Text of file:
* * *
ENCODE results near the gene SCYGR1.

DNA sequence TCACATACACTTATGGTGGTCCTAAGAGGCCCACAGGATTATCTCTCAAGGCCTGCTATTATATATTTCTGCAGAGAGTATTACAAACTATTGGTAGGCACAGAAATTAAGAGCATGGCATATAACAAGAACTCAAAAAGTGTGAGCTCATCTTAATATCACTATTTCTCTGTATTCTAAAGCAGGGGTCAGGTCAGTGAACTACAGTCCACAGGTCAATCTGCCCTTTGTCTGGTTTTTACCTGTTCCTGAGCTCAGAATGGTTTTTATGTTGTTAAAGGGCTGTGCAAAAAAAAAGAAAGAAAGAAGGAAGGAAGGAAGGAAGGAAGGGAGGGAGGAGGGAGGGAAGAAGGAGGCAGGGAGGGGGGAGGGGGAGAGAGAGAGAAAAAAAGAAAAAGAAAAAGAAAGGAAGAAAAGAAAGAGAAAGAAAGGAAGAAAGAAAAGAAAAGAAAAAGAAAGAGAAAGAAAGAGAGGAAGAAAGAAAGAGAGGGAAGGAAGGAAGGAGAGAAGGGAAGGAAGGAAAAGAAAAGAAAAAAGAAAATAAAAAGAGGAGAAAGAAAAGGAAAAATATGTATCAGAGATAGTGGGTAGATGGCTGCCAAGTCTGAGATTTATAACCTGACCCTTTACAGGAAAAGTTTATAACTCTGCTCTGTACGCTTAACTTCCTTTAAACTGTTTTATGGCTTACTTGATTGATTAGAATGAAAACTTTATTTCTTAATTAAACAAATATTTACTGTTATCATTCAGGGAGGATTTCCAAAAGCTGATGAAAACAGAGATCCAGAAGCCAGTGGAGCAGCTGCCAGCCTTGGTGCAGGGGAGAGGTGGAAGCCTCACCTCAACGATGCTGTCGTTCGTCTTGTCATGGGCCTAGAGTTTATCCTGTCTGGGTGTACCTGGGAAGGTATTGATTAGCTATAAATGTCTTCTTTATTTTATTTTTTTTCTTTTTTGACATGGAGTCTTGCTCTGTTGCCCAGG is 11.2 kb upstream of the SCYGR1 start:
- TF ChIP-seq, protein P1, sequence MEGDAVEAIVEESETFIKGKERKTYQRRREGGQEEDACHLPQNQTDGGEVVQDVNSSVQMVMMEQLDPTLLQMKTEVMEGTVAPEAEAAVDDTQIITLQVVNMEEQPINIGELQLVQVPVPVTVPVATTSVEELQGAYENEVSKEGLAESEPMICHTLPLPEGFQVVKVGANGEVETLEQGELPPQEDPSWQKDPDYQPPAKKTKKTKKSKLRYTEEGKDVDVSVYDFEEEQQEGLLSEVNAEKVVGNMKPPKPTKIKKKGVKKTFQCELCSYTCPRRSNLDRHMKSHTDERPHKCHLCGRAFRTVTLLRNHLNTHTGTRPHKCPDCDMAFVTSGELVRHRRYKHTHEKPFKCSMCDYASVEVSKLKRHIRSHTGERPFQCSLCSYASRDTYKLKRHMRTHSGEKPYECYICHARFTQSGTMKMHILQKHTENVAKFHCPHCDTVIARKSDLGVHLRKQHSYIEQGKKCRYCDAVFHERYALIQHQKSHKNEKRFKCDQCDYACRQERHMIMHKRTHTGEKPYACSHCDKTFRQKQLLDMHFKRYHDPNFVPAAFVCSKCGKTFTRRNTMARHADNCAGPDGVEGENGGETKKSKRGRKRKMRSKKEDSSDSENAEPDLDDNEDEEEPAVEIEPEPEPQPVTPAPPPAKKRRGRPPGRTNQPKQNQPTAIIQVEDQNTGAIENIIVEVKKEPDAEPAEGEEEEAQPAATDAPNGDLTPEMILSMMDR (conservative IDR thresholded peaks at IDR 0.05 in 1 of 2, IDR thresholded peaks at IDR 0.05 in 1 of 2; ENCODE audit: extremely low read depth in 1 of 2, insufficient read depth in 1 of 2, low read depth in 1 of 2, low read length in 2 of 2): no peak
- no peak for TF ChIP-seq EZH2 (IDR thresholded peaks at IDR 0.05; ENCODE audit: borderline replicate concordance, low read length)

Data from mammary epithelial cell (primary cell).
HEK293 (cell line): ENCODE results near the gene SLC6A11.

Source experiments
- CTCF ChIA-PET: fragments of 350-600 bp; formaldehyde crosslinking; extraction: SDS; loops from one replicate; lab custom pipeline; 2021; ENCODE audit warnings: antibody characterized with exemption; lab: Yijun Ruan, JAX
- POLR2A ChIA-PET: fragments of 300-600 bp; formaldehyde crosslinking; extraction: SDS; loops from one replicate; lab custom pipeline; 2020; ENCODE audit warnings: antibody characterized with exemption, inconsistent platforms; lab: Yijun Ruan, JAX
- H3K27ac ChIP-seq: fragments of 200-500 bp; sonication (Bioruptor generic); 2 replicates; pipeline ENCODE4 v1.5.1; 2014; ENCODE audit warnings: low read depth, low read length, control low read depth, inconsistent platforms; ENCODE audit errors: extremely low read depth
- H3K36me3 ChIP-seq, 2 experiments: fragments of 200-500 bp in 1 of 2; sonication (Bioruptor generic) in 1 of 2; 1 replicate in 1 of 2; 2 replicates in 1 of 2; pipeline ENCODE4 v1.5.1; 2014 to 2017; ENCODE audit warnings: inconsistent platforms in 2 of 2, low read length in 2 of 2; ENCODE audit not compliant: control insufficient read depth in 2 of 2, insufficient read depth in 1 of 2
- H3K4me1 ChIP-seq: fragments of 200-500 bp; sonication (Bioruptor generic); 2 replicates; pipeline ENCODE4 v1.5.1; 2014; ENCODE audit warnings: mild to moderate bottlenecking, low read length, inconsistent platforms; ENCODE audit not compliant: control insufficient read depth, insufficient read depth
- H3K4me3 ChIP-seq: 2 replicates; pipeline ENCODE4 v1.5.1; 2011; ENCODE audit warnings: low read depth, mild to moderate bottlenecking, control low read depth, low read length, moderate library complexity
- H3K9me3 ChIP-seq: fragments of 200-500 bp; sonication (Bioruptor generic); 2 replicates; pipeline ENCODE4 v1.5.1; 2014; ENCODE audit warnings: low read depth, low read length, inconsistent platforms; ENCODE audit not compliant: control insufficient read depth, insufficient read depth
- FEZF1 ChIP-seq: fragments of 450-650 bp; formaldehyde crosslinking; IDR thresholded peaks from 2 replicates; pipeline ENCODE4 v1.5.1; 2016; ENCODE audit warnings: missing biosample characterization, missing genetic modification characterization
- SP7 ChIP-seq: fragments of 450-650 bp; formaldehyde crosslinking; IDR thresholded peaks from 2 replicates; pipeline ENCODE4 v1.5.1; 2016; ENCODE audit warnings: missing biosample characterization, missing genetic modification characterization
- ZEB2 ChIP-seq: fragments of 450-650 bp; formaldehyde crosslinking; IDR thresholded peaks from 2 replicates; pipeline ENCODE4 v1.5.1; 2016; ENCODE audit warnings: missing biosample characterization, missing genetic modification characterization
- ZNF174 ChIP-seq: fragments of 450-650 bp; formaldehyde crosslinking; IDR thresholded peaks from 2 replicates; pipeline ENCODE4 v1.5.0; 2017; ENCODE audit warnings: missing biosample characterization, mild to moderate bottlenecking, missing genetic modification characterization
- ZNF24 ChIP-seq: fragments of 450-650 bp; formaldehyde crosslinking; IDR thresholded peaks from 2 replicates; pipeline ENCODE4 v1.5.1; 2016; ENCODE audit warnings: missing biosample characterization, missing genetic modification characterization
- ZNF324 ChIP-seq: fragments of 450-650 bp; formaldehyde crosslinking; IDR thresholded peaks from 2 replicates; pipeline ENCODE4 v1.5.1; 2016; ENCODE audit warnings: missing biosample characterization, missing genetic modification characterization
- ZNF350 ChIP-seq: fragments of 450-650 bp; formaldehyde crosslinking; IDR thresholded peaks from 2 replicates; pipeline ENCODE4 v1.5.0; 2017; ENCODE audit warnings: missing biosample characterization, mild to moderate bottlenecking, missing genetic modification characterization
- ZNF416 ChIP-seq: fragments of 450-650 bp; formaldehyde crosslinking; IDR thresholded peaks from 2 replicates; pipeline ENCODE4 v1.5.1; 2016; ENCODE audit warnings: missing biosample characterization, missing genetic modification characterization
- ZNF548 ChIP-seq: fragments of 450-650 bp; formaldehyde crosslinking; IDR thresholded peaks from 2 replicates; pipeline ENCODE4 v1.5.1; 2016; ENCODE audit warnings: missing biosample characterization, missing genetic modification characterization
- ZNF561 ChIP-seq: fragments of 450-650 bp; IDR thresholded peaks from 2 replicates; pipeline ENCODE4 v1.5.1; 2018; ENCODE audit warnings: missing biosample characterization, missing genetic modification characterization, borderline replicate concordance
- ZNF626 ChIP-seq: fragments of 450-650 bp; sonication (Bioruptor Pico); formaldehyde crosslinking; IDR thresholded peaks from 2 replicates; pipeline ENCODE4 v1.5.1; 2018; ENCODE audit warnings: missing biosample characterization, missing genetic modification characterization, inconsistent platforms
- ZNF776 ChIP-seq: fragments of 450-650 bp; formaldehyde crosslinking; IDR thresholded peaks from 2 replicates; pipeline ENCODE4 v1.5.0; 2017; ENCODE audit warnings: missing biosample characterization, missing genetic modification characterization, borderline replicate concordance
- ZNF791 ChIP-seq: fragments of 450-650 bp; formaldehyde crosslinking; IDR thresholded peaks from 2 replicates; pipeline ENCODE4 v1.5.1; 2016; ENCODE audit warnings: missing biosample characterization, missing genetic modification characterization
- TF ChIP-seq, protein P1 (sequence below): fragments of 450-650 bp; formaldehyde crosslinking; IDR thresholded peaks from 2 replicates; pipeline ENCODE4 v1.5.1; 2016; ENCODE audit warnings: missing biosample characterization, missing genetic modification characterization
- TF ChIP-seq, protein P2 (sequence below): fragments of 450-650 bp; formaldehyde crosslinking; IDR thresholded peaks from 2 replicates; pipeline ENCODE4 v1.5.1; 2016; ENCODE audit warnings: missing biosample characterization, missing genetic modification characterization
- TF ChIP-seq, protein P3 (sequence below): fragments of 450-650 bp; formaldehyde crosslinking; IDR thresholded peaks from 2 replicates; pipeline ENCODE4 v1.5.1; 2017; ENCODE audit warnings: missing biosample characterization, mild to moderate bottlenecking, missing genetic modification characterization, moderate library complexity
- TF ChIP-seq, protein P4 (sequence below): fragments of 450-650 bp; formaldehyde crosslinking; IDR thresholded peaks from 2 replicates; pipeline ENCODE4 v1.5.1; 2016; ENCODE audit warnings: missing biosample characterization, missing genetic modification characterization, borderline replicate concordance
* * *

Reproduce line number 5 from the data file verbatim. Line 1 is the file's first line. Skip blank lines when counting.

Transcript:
Data from mammary epithelial cell (primary cell).